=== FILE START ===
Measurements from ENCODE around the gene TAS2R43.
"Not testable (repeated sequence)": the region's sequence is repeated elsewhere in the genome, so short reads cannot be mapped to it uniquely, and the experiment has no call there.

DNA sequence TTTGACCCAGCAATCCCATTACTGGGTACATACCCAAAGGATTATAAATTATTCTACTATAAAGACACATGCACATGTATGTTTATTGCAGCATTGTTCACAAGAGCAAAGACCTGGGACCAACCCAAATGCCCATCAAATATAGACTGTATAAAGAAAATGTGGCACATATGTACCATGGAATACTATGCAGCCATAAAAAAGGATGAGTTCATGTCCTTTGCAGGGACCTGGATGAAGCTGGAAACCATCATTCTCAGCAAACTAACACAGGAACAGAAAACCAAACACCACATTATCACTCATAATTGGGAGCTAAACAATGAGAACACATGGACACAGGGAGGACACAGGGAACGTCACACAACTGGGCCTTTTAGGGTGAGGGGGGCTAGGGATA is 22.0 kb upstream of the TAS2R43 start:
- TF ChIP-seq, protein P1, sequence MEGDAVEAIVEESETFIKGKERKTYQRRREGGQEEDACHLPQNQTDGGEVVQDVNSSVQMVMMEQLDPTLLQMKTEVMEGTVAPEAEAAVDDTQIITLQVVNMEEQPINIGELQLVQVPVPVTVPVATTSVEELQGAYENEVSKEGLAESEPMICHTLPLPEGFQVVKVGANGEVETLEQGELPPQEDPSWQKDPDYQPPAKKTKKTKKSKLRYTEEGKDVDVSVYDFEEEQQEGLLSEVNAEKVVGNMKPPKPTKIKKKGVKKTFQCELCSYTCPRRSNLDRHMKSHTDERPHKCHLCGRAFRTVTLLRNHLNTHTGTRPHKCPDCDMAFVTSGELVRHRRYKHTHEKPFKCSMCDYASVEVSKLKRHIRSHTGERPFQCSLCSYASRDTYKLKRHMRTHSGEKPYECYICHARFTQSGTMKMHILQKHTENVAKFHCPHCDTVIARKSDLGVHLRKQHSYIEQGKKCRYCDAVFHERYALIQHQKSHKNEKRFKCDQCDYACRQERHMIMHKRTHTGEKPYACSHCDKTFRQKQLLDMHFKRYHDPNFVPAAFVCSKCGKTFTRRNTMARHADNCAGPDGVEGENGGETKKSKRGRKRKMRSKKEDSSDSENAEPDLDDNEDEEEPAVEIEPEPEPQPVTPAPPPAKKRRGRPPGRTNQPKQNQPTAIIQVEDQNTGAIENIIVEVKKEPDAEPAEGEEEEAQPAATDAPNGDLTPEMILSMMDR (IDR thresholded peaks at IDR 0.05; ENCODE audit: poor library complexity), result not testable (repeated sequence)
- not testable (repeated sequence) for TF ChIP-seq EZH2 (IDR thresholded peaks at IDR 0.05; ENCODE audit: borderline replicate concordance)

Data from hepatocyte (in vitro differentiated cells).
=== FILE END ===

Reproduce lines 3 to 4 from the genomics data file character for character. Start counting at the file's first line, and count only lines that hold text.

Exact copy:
DNA sequence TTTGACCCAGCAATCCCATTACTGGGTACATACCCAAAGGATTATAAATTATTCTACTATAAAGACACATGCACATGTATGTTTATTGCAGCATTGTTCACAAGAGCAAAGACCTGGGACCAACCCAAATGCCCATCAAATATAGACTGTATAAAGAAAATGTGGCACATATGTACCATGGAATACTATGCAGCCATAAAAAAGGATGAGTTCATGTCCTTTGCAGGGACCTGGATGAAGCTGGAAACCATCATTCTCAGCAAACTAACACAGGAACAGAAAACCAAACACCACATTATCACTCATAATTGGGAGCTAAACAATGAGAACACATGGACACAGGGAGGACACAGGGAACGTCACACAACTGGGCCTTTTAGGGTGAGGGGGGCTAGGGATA is 22.0 kb upstream of the TAS2R43 start:
- TF ChIP-seq, protein P1, sequence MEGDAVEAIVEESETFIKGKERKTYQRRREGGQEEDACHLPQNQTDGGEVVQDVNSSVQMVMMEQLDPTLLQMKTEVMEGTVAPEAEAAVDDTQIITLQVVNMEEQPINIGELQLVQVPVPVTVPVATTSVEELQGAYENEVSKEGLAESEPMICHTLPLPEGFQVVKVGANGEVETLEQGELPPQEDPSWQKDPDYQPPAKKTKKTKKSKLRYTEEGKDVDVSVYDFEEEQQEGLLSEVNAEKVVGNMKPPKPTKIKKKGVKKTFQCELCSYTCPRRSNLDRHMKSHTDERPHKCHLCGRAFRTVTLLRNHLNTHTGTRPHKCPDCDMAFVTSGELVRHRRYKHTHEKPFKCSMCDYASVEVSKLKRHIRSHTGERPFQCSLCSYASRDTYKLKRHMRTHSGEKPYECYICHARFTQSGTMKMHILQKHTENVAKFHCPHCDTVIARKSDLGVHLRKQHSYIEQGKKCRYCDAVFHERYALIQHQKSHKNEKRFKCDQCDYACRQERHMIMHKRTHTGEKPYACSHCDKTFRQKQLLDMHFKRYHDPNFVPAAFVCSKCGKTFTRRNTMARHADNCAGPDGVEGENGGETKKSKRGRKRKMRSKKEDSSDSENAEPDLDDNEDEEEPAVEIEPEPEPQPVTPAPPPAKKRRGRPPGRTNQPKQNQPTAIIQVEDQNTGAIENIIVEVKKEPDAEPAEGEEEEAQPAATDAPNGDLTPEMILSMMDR (IDR thresholded peaks at IDR 0.05; ENCODE audit: poor library complexity), result not testable (repeated sequence)